A few weeks ago, when Mayor Luke Ravenstahl and Republican challenger Mark DeSantis both appeared at a Duquesne Club forum, Ravenstahl would only speak after DeSantis left the room.
A lot was made of the incident in the media, but at least DeSantis got to speak eventually. Tony Oliva, a Libertarian running for mayor, would have loved the same opportunity.
But at an Oct. 11 debate sponsored by the Pittsburgh Urban Magnet Project (and cosponsored by City Paper), Oliva and Socialist Workers Party candidate Ryan Scott were not allowed to share the stage with Ravenstahl and DeSantis. They were instead given three minutes each at the end of the debate.
"[A]t the end they give us some scraps from the table," says Oliva, a 28-year-old University of Pittsburgh graduate student. "I'm glad we were made a part of the evening, but why shouldn't we get the same chance as anyone else to debate the issues?"
(PUMP members were "most interested in hearing from main-party candidates," Executive Director Erin Molchany says, but organizers provided third-party candidates a platform because they "felt giving all candidates an opportunity to be heard was important.")
In a one-party town like Pittsburgh, often the only contested November elections involve third-party candidates. And those candidates, unlike their major-party rivals, have to fight for every bit of attention they get.
"Part of the reason that the public has a hard time seeing us as legitimate candidates is because the media [doesn't treat] us the same as any other candidate," Oliva says.
In some cases, of course, they aren't like every other candidate. Third-party candidates often seem as interested in espousing philosophical beliefs as in offering public-policy suggestions. Scott, for example, has said little about city issues in his political addresses. He began his Oct. 11 remarks by asserting that "Capitalism continues to deepen its crisis" while the "exploiting class's answer is to grind away at the conditions that working people face." His called on supporters to "go down to Jena, Louisiana to demand justice for the Jena 6."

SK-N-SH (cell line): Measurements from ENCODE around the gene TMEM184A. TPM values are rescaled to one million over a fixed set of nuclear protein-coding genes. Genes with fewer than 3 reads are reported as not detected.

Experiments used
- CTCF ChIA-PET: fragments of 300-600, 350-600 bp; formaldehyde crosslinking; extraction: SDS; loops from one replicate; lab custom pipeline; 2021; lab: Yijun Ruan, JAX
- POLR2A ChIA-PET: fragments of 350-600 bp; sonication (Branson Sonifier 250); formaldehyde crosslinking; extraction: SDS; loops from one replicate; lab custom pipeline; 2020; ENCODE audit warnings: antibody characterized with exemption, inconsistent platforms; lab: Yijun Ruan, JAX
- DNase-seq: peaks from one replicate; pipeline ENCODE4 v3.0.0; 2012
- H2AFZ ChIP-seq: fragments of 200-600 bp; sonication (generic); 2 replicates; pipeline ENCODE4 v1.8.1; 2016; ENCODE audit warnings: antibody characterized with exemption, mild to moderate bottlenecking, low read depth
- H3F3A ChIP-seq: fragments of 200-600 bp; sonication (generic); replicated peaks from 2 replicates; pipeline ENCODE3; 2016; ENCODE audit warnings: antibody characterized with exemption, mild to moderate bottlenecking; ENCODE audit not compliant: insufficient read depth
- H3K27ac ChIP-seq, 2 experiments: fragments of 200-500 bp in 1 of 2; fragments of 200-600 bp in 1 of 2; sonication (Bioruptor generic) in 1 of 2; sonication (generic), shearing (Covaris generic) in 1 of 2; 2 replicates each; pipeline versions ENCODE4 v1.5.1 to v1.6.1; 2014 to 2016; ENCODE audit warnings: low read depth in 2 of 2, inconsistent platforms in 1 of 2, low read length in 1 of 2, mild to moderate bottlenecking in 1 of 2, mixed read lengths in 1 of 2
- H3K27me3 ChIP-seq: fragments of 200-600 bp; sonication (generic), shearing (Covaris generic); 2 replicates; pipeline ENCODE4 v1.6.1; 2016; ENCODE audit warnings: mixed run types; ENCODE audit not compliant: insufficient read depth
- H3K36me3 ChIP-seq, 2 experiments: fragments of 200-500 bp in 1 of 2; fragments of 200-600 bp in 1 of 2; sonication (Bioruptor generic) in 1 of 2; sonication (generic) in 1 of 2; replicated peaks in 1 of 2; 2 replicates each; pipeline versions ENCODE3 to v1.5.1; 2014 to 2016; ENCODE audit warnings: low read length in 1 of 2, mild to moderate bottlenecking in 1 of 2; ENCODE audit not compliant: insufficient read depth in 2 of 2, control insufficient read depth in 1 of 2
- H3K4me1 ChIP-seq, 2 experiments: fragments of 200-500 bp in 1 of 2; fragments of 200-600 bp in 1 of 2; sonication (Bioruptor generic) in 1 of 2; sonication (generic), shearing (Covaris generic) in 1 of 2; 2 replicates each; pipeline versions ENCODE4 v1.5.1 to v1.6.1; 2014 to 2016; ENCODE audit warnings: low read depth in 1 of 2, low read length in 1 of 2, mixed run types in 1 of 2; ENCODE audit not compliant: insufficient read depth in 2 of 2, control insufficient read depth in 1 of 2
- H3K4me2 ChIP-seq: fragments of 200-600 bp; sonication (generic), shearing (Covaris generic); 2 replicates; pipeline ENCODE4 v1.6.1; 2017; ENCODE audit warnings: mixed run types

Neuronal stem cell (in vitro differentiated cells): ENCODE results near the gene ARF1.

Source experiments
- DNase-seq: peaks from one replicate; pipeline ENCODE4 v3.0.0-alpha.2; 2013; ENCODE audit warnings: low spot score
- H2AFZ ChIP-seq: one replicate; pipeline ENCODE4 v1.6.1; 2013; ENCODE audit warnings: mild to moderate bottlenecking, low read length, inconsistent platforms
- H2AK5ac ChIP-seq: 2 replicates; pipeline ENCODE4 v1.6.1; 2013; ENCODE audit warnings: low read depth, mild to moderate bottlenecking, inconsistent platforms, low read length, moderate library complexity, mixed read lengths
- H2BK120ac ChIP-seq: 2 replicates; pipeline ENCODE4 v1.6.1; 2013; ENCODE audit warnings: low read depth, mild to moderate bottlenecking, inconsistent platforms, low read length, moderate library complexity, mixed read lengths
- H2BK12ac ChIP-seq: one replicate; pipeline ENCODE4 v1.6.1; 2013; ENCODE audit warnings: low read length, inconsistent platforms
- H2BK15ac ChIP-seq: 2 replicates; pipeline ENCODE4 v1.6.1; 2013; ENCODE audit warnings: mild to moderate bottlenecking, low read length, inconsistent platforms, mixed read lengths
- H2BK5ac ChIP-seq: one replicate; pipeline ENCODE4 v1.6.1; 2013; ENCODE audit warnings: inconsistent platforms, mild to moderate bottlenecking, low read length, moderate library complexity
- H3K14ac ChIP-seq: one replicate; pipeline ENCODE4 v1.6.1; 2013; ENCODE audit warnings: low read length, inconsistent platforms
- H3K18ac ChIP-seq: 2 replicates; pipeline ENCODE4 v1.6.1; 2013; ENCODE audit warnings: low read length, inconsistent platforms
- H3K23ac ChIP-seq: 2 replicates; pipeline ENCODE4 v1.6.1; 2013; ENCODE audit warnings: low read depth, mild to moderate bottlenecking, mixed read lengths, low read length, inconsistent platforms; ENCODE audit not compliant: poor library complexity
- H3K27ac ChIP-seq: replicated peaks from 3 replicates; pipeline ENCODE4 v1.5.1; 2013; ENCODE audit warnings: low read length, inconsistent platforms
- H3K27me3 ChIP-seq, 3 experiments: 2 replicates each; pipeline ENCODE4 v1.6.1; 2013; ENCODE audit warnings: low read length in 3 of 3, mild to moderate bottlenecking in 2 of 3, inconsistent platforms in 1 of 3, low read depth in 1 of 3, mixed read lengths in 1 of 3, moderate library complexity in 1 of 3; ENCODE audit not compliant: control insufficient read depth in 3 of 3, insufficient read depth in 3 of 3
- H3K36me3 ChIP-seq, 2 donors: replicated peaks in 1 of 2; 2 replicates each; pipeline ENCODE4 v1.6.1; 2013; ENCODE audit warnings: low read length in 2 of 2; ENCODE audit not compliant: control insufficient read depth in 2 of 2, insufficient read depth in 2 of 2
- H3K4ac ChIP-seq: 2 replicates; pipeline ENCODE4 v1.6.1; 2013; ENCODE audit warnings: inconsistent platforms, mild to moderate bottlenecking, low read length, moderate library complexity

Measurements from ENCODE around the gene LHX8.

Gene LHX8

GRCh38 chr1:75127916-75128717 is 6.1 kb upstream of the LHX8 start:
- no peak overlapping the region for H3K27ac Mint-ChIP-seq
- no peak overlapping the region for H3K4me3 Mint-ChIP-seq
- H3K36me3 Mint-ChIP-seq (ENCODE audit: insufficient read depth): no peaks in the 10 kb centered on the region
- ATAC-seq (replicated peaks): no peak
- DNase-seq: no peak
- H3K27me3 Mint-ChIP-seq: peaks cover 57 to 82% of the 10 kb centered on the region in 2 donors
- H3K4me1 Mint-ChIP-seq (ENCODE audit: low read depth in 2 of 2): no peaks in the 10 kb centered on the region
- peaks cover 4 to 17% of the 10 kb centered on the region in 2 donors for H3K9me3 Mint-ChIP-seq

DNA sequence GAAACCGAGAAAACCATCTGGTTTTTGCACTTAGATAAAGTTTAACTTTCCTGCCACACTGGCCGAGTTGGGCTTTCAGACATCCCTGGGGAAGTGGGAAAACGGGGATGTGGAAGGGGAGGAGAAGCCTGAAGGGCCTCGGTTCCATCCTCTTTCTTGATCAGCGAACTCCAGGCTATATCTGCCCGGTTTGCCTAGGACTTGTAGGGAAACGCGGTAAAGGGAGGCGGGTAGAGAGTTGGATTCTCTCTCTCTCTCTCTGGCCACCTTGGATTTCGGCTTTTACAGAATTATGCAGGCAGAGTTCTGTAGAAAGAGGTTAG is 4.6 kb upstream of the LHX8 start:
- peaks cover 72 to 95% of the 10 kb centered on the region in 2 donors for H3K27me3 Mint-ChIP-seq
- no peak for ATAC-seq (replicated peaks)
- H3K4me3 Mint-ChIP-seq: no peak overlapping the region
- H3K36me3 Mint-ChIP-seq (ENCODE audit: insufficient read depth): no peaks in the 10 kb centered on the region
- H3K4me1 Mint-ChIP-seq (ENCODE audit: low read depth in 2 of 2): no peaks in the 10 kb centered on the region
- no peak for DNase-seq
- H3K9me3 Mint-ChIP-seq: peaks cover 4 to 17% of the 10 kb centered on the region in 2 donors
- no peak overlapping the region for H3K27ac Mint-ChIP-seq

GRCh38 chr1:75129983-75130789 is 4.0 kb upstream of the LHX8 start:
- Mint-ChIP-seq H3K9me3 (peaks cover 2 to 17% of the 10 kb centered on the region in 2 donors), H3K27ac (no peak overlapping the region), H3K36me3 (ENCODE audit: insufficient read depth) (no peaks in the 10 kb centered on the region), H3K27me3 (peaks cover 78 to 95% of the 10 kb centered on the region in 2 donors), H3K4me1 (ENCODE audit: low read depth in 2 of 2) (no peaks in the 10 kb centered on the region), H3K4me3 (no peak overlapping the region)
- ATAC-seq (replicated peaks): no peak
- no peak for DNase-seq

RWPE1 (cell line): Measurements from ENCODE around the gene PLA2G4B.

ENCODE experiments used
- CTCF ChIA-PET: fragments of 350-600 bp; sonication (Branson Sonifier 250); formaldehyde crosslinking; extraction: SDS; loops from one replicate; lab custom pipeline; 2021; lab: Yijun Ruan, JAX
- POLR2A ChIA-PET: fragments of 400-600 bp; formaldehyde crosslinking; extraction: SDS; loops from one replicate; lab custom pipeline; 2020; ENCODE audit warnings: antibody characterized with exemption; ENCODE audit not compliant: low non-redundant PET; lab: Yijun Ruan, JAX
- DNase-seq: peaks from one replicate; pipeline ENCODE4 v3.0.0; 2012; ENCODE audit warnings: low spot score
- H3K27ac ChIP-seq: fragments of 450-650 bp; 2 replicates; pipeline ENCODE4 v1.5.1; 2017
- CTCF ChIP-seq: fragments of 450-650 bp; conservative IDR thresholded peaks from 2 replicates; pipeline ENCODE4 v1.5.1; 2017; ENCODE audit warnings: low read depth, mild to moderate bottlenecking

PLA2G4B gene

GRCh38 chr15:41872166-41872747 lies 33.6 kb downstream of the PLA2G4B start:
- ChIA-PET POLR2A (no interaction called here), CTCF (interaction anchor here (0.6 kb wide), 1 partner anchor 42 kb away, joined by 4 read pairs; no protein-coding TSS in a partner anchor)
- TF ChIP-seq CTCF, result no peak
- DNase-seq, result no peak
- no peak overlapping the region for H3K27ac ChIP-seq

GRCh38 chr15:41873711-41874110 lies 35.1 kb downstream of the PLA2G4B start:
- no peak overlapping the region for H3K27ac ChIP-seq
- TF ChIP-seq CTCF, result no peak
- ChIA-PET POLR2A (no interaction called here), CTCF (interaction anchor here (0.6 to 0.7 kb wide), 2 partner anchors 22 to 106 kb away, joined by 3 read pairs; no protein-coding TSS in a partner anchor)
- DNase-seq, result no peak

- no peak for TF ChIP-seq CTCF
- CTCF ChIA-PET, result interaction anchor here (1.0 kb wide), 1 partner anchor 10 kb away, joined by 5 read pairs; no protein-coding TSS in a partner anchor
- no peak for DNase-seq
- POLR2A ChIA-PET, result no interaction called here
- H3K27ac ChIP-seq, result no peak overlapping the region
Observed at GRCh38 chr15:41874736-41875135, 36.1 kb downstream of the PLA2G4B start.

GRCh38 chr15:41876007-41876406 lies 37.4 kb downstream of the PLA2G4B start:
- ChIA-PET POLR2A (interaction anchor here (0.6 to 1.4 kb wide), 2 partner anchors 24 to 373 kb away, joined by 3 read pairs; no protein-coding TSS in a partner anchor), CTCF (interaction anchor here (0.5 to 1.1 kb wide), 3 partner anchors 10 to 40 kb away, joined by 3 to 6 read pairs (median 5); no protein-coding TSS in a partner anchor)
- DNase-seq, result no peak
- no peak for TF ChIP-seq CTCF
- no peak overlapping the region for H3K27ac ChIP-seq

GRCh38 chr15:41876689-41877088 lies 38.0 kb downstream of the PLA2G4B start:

But Scott and Oliva are not alone in their uphill struggle.
Voters will also have a third-party choice in city council District 1, where 911 operator Dave Schuilenburg faces incumbent Darlene Harris in the North Side. Another pitched battle is being fought in District 9, where Dave Adams is taking on Democratic nominee Rev. Ricky Burgess.
Meanwhile, probably the best-known of the city's third party-candidates, Mark Rauterkus, is running for two offices simultaneously: city controller and city council District 3. He gave up his spot in the mayor's race so Oliva could take his place on the ballot.
Rauterkus, a South Side political advocate and vice chair of the Allegheny County Libertarian Party, doesn't deny the third-party curse.
"Conventional wisdom says my chances are not very good," he says, his tie almost completely shielded by a nametag and two large "Elect Rauterkus" pins. "But [Libertarians] have to fight the good fight and not give up. We help to keep the other candidates honest."
For Rauterkus, that means raising questions about corporate tax incentives and other big-dollar development initiatives that have often failed to deliver the promised benefits.
"The first thing you do when you dig yourself a hole is you put the shovel down. You can't keep digging the same hole."
In his council race against endorsed Democrat Bruce Kraus, Rauterkus says he could provide new energy and leadership to council's Citiparks and Youth Policy committee. Boasting his experience as a swim coach, Rauterkus says he is "phenomenally more qualified" to oversee Citiparks from a council seat than any other candidate.